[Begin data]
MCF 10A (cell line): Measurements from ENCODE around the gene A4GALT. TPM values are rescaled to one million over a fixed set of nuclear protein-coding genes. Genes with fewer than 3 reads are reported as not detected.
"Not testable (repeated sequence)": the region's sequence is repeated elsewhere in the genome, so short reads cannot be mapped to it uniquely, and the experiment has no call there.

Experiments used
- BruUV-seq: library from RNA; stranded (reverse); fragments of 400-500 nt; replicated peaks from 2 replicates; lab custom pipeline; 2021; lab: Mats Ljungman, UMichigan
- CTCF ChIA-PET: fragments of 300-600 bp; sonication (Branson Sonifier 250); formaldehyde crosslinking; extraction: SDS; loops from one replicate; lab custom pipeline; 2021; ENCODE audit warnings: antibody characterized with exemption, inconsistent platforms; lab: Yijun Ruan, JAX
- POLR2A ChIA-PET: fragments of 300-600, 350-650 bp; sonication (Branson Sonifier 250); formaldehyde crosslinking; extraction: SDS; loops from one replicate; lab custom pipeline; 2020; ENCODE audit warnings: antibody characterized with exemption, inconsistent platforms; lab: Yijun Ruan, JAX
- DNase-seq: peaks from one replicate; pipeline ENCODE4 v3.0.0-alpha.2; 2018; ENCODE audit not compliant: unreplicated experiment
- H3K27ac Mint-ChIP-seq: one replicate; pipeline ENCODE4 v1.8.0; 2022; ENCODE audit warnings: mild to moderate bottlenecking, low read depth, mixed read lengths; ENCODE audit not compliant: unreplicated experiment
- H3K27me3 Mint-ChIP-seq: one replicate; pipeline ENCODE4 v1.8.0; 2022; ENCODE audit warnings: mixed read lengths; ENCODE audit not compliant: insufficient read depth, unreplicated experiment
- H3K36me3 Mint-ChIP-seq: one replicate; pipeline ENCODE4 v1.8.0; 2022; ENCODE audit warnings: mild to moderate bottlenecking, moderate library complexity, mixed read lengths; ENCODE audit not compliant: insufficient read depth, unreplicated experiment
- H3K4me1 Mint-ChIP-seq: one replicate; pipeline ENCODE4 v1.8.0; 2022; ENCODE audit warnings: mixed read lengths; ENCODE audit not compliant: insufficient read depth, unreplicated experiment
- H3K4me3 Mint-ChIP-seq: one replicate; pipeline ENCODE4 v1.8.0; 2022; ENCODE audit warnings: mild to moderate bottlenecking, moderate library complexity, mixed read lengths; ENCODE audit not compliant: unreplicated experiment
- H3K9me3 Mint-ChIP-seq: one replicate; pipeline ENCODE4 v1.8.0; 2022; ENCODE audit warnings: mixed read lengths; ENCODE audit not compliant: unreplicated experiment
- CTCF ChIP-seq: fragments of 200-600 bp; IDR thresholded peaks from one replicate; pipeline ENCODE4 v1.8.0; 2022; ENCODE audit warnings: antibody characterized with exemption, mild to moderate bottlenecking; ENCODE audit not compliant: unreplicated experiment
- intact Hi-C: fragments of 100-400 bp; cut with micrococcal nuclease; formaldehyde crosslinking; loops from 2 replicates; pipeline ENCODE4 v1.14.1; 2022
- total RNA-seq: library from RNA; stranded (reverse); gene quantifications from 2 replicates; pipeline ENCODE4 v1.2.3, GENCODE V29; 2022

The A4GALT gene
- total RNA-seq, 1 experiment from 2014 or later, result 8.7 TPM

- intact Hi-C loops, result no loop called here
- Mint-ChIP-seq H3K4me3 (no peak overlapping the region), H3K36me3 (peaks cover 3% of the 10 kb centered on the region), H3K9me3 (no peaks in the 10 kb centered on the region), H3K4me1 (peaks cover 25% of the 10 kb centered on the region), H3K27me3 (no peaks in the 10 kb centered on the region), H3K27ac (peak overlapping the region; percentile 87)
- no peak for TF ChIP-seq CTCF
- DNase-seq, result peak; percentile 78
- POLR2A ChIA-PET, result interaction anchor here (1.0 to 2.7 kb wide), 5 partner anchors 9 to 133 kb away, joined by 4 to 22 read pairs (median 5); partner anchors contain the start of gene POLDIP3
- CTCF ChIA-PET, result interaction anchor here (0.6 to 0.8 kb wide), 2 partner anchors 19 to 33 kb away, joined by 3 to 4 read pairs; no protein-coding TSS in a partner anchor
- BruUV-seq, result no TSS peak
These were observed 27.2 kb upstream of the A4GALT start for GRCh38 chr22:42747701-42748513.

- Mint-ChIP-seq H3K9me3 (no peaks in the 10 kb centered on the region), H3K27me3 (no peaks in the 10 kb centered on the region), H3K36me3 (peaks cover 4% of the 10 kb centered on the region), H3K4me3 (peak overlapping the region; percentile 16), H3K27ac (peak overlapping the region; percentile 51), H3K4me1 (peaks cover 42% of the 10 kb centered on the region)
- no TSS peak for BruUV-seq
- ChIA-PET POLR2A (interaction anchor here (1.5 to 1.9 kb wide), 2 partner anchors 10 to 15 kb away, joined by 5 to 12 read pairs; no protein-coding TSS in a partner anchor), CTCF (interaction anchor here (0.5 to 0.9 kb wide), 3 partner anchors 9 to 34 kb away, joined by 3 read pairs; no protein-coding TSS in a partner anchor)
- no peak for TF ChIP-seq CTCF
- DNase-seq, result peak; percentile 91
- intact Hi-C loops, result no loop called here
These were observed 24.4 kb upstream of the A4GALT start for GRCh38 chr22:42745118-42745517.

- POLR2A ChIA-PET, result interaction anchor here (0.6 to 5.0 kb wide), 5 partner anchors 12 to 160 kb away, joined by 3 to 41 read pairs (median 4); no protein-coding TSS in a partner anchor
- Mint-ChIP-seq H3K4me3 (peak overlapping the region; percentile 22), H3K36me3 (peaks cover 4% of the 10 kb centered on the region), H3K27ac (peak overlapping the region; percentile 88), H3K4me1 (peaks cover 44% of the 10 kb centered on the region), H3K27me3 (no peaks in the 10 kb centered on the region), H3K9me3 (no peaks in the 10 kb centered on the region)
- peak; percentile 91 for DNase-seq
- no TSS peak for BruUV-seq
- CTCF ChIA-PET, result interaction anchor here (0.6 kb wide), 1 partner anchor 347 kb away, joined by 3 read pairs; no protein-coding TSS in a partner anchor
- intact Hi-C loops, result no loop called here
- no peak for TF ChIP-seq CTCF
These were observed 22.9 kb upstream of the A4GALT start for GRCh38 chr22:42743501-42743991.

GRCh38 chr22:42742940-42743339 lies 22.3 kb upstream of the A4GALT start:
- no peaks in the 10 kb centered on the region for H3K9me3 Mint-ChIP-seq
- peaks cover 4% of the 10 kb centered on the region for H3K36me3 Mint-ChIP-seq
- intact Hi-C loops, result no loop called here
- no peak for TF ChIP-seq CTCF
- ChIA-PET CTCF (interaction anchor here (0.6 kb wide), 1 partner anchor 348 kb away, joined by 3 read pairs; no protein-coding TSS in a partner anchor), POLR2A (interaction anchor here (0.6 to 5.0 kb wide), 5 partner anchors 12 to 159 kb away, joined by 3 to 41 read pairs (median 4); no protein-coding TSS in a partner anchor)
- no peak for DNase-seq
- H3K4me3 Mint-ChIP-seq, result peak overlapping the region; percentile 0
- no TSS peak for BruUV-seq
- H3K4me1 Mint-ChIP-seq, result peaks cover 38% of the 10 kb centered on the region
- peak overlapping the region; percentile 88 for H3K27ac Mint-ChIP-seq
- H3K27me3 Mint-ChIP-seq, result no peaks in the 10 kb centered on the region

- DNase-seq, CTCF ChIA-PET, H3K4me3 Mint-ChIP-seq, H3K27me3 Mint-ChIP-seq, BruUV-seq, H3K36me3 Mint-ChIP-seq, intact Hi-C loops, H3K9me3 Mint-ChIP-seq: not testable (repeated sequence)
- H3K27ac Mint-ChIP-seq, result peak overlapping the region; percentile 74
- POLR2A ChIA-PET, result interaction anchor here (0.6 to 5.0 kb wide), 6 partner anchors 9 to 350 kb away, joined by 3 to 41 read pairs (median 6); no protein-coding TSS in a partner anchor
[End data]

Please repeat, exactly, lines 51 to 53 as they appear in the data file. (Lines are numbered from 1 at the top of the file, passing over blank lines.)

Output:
- H3K4me1 Mint-ChIP-seq, result peaks cover 38% of the 10 kb centered on the region
- peak overlapping the region; percentile 88 for H3K27ac Mint-ChIP-seq
- H3K27me3 Mint-ChIP-seq, result no peaks in the 10 kb centered on the region